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New Cars No Longer Being Produced in 2014

Do They Make Sense To Buy as Used Cars?


New Cars No Longer Being Produced in 2014

2011 Toyota Matrix

Photo © Toyota

There's a list of 8 cars no longer being produced as of the 2014 model year that you might want to consider buying as a used car. After all, just because a car is no longer being made doesn't mean it's a bad used car to own.

The beauty of discontinued new cars is their residual values can drop. After all, there's something inherently lacking in the value of a vehicle if its own manufacturer thinks it's not worth pursuing production any more. The manufacturers have, in effect, told the world that it no longer finds the vehicle appealing.

But, and this is not often taken into consideration by the car buying public, manufacturers continue to support their products for years to come with parts inventory and trained mechanics across the country who are familiar with the product. Just because a car is no longer being produced does not mean it is no longer a good vehicle – in most cases.

The Detroit Press has compiled a list of 10 new cars no longer being introduced in 2014. Lets take a look at them to determine which of these models would be good used cars to consider for purchase and those that won't.

You can consider five of these cars to be bought only if an exceptional price is available and three are winners. You'll definitely want to consider them for purchase.

Acura ZDX: Is there any logical reason to buy this vehicle? The only one that comes to mind is a burning desire to own an Acura instead of a Honda. The Honda in this case would be the Honda Crosstour, which is a surprisingly good vehicle in spite of its unappealing exterior. OK, there is one other reason to buy an Acura ZDX: if you find one for less than a comparable Crosstour.

Cadillac Escalade EXT: This is a pickup that makes sense for high rollers in Western states but not too many places elsewhere. Do you want the luxury of a Cadillac Escalade that can haul stuff? Then buy a Cadillac Escalade ESV. It's got more room than a pickup bed and can haul lots of people in a pinch, too. The Escalade EXT is a novelty pickup that is bested by much less expensive pickups like the Ford F-150.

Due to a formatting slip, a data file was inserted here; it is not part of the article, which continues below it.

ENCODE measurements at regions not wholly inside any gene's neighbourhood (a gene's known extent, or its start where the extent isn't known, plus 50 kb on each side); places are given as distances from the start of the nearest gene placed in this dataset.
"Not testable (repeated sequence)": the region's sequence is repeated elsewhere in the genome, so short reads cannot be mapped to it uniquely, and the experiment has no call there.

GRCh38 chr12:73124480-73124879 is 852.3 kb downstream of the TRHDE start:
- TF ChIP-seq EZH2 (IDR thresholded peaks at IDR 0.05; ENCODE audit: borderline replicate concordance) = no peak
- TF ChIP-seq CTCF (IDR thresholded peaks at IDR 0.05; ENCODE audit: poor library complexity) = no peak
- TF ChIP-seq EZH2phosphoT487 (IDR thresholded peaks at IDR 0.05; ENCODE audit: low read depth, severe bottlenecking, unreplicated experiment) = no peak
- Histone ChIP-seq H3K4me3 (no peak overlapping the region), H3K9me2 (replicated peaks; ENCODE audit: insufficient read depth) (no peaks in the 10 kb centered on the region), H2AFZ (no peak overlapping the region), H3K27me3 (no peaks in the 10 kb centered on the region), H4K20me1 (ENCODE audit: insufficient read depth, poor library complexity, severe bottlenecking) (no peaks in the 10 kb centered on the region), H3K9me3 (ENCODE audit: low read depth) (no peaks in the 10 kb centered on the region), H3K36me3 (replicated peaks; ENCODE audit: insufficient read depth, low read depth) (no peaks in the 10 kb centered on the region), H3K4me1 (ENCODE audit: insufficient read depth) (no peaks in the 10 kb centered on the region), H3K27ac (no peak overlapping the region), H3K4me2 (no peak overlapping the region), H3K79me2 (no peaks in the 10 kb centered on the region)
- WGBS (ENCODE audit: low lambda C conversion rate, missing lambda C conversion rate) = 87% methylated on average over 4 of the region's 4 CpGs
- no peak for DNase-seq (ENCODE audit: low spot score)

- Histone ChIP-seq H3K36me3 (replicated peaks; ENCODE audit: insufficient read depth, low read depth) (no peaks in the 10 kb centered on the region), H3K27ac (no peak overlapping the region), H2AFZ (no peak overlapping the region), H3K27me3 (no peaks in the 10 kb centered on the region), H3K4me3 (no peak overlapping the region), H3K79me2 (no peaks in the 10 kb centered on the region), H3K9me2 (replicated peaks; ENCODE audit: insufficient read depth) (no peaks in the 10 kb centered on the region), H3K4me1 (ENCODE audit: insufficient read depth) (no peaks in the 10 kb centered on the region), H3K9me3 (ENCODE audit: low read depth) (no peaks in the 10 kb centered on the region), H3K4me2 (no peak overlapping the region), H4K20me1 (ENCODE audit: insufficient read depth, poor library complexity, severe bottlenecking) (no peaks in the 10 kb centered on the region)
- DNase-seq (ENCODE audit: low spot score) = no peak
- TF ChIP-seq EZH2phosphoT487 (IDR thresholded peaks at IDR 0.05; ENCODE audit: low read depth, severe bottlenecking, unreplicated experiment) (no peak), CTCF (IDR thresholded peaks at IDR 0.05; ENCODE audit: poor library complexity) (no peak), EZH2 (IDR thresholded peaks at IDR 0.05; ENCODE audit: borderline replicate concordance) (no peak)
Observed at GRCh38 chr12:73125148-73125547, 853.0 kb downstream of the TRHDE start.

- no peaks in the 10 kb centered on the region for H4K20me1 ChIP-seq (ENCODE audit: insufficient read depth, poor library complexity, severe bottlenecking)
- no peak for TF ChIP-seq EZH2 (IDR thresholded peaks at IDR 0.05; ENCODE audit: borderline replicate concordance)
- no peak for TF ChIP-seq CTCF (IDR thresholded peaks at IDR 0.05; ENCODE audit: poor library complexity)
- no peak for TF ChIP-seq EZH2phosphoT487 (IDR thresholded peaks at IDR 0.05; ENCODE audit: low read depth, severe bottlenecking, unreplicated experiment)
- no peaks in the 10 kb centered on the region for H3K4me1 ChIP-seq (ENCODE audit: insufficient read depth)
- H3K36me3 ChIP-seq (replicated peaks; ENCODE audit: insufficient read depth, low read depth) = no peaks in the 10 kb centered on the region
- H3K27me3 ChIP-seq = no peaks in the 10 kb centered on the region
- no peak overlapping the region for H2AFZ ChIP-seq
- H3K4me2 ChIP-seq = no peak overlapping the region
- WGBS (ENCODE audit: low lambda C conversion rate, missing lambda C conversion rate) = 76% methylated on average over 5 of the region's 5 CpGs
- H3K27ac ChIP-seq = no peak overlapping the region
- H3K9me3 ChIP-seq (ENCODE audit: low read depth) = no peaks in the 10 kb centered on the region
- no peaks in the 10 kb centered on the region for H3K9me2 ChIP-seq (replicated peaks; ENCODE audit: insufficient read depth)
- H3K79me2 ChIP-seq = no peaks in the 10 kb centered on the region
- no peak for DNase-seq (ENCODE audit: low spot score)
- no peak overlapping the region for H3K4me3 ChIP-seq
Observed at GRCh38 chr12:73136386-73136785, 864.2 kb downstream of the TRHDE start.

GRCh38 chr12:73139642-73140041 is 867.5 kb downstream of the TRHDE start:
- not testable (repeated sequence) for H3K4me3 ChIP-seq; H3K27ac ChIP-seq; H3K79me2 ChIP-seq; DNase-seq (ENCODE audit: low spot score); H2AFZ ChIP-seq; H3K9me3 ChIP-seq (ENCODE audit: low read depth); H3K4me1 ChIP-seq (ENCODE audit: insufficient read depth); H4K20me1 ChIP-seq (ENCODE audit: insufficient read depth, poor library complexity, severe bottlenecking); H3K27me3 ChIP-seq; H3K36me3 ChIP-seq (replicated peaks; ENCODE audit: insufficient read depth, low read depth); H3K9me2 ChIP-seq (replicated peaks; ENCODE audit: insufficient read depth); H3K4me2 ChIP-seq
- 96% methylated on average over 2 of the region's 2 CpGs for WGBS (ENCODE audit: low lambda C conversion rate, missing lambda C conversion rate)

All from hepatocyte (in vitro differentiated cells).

GM's Hybrid Trucks: In concept they were a great idea, but their fuel savings didn't offset the higher costs. Here is another example of a used pickup it might make sense to buy if the cost is the same as a non-hybrid equivalent. Then you come out ahead of the game with lower fuel costs. But that's the only situation where it makes sense.

Nissan Altima Coupe: This one's an absolute no-brainer if you're in the market for a coupe. It's simply one of the best on the market. It offers a roomy interior, decent performance and good styling. You should be able to find good prices on them. Plus, it's simply a very reliable car, too.

Toyota Matrix: Here's another winner, especially if you like hatchbacks. It is fairly reliable and it's the five-door version of the always popular Toyota Corolla. Heck, even if you don't like hatchbacks, you might want to consider one if it prices out better than a four-door Corolla.

Volkswagen Routan: Here's the third winner on our list but only if you want a minivan that's like a Chrysler but isn't going to cost as much. Chrysler pretty much designed the Routan for Volkswagen but this van apparently didn't appeal to VW owners – largely because VW fans who wanted a people carrier would buy something like the VW EuroVan. Plus, people just aren't buying minivans in quantity, which is why Chrysler, Honda, and Toyota have the market cornered and everybody else ignores it.

Volvo C70: Color this a rare Volvo product in that it was a convertible and it never felt well constructed when the top was down. Early models had lots of cowl shake for a premium convertible. It's surprising it held on as long as it did against strong competition. This is a possible buy if you can find one for a really good price.

Volvo C30: Hate to end any list with a loser, but this one was definitely one. The Volvo C30 was a vehicle aimed at urban hipsters but this was a tough car to own in the city because it was a three door with wide opening doors and lackluster performance. City cars need some zip. Also, it was a glass bubble, which just seemed to scream, "Break into me!" Plus, it was expensive for an entry-level vehicle and it was not the type of aspirational vehicle most wannabee Volvo owners would desire for their first Volvo.



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